The New World Trade Center

In 1973, when the long-spanning construction of the Twin Towers finally came to an end, the original World Trade Center complex was dubbed as a ‘dream come true’ by then Governor Nelson Rockefeller. But just after the terrorist attacks on September 11, 2011, which left a hole in city’s skyline, innumerable ideas began cascading out about how and when to rebuild it.

 

The dark day the Twin Towers fell, Rudy Giuliani, (the mayor of NYC at the time) declared that they would rise again. ‘We will rebuild,’ the mayor proclaimed. ‘We’re going to come out of this stronger than before — politically stronger, economically stronger. The skyline will be made whole again.’

 

Years later, One World Trade stands in the place of World Trade Center. And it’s not just the Western Hemisphere’s tallest building, it has also become a symbol of American pride. The colossal building already dwarfs the soaring skyscrapers that make up Manhattan’s skyline.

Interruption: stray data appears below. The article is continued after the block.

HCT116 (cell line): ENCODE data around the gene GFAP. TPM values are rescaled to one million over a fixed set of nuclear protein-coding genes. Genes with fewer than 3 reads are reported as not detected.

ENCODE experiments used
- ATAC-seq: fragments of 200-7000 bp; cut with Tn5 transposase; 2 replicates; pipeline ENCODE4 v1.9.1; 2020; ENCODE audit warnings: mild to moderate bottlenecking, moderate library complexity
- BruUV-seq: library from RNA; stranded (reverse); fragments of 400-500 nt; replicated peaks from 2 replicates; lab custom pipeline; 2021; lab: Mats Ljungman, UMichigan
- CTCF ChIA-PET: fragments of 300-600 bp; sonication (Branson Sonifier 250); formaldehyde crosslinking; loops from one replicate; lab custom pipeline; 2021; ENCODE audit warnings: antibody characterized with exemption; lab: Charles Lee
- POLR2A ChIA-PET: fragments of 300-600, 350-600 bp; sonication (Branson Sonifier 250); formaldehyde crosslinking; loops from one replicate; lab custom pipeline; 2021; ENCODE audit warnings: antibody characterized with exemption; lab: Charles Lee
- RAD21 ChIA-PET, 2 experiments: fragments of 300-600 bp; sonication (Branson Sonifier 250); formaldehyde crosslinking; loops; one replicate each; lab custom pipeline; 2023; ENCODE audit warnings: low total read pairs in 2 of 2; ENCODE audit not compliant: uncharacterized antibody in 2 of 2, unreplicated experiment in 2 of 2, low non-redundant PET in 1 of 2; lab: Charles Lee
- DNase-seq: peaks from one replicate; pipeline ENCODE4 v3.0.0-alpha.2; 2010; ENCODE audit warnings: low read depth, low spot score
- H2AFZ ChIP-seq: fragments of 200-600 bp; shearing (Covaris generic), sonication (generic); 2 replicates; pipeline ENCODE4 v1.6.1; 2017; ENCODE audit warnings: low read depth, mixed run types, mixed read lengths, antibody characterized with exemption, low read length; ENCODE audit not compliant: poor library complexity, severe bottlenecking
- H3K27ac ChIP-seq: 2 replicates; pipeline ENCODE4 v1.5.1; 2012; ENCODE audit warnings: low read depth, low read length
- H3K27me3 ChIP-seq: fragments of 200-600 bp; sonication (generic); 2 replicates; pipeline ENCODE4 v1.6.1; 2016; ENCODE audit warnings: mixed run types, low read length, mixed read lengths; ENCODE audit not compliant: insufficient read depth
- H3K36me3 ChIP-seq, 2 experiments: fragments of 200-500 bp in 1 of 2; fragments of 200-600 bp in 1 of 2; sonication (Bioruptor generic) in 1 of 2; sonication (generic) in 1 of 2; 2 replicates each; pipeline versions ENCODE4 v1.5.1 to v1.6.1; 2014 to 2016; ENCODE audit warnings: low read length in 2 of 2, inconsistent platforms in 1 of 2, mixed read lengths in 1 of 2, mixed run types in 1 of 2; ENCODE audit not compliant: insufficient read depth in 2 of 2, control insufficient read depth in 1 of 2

However, despite a decade of planning, the recent appearance of the new World Trade Center tower has been startling for many reasons. But let’s just keep that for some other day’s post.

 

It has been a long and tough road back for our beloved Manhattan, the past decade and all the bureaucracy and overhauls it carried with it; but the last five years, in particular, witnessed a lot of progress. Against all odds, there is now a World Trade Center again, standing tall in all its glory, well worth looking at after some long-distance bus travel. While it’s not quite done yet (and some parts are still up in the air) it’s getting closer and closer to the goal, with each passing day.

 

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